Voter ID disenfranchises elderly
As an older Arkansan, I'm very concerned about the bill SB 2 requiring all voters to present a photo ID before they are allowed to vote. I'm concerned for the friends that I take to the polls because they no longer drive and don't have a driver's license or a current photo ID from a job. I'm equally concerned about people with disabilities who may never have had a driver's license or photo ID from a job, or who may no longer have either due to a catastrophic accident or major health issue. The bill is very specific in that an expired driver's license will only be accepted at the polls for up to 4 years. If you stopped driving 5 years ago, you've lost the right to vote that you have cherished all these years, unless of course you live in a nursing home. Nursing home residents can ask the facility administrator to vouch for who they are so they can submit an absentee ballot. Unfortunately, that leaves the rest of us who have not been institutionalized standing at the polls, trying to prove to our neighbors — the volunteers at the polls — that we are who we have been saying we are for decades.
The bill does provide exceptions and suggested acceptable other forms of documentation to take to the polls — four to five pages of them, in fact, including a hypothetical voter identification card to be issued by the Secretary of State. So why am I worried? Because provision of voter identification cards will only happen if funds are allocated to this endeavor by the legislature, even if the consumer picks up the tab for the card itself. And remember these cards are photo IDs. Will there soon be a long line of folks waiting outside the Secretary of State's office at the Capitol to get their pictures taken? Or will that be assigned to motor vehicle offices? Either way, it will cost the state money that it doesn't have. Considering all the other demands for funding — like Medicaid, education, senior centers, etc., I don't see state-issued photo IDs happening too soon, but the bill will still go into effect without them. There will also be no funding to pay for education of the public about new voting regulations and all the alternate ways to confirm a voter's identity, in the absence of a current driver's license.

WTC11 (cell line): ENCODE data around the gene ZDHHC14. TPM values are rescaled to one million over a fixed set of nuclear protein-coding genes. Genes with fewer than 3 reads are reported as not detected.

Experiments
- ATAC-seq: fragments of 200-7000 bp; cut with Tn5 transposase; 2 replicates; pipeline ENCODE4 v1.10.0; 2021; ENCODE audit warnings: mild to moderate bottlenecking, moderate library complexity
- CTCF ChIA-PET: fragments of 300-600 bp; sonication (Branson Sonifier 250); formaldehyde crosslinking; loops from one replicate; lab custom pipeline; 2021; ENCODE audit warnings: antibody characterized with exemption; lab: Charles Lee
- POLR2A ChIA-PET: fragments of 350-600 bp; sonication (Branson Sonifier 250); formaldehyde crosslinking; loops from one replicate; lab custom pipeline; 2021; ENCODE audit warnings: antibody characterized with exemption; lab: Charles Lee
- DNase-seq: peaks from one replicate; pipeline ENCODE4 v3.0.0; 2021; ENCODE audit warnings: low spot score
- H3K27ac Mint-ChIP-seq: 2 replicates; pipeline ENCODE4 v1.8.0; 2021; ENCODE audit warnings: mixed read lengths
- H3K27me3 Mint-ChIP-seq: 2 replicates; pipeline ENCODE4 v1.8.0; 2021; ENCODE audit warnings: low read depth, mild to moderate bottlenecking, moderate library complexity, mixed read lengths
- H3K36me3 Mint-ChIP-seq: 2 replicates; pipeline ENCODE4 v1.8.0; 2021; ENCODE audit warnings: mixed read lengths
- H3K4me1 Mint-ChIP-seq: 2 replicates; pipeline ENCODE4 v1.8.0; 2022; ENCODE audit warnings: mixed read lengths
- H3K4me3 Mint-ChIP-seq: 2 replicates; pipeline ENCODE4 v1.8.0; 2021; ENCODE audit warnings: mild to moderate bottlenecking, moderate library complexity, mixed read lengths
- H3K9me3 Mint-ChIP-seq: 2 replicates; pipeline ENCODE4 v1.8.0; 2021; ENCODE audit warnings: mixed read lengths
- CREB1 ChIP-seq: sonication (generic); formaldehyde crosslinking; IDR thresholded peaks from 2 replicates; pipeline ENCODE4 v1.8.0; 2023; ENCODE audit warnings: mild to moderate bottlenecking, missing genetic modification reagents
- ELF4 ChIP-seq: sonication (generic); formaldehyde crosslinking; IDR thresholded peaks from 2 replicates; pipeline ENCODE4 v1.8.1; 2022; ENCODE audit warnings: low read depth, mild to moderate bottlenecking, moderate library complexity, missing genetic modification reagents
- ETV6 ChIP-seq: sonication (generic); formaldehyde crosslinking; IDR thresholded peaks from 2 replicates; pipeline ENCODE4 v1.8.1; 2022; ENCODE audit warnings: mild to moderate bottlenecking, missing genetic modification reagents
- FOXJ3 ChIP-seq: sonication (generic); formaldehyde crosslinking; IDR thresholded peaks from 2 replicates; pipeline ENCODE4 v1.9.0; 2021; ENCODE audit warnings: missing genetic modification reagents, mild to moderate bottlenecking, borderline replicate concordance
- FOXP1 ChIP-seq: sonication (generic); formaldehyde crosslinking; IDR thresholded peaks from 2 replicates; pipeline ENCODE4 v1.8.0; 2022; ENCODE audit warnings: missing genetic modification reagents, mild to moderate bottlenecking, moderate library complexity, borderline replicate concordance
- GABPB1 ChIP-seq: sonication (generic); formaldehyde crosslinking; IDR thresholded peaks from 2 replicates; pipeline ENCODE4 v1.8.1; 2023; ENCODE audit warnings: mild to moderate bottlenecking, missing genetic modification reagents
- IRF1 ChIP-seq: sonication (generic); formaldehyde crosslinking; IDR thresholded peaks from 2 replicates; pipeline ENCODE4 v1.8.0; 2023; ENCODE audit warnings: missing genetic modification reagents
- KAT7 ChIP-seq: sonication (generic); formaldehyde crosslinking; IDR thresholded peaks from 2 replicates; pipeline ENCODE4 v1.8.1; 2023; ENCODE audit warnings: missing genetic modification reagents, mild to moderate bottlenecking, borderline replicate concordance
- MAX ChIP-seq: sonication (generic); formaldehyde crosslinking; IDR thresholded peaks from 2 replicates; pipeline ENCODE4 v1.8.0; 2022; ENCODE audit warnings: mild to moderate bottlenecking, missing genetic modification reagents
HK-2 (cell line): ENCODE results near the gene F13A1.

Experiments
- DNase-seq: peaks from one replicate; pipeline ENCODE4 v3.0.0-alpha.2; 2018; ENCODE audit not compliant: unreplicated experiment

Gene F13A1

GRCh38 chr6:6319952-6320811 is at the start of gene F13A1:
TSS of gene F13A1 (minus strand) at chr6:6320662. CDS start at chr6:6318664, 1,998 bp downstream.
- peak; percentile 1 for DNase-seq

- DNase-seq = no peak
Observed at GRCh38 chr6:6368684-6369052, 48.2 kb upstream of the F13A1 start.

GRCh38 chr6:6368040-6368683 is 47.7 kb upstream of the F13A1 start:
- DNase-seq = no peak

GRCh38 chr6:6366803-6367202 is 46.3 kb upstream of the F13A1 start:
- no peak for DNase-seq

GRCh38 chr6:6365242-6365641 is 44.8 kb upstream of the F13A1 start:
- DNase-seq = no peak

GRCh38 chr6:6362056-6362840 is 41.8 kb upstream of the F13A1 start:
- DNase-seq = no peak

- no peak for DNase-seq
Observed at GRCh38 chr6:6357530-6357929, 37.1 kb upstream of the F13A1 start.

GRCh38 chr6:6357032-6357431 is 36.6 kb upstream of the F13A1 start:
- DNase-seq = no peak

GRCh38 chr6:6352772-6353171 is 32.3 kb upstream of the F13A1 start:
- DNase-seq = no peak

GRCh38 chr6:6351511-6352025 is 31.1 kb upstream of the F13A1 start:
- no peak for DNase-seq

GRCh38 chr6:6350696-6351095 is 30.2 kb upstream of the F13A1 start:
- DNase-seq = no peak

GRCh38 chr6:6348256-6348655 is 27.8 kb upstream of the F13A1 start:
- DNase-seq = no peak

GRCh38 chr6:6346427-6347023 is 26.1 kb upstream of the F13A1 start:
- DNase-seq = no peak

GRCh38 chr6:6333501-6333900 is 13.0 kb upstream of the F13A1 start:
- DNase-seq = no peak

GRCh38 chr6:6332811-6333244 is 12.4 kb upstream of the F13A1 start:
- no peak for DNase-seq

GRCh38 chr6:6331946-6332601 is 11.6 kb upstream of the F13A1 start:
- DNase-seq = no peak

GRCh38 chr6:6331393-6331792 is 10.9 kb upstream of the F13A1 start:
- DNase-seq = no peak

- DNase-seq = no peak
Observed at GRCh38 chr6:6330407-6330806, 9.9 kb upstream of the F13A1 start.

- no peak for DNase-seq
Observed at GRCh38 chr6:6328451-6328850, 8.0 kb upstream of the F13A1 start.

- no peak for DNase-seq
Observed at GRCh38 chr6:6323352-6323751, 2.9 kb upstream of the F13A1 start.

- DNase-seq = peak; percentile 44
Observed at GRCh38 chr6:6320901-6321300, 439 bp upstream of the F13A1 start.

I understand that the purpose of this bill was something other than disenfranchising Arkansas seniors and people with disabilities. Nevertheless, I resent the fact that we may become the collateral damage of this thoughtless bill and, should it not pass and we retain our right to vote, I will rally other seniors to vote out of office all our elected officials who signed on to SB2.
North Little Rock
Against Big River
The state should not be in the business of providing grants and loans to the Big River Steel Mill!
We don't need to be spending tax dollars for a project that benefits 1 percenters.
If you absolutely have to help a project, then pay for road improvements that benefit the business and the public, etc. Also port improvements and rail improvements.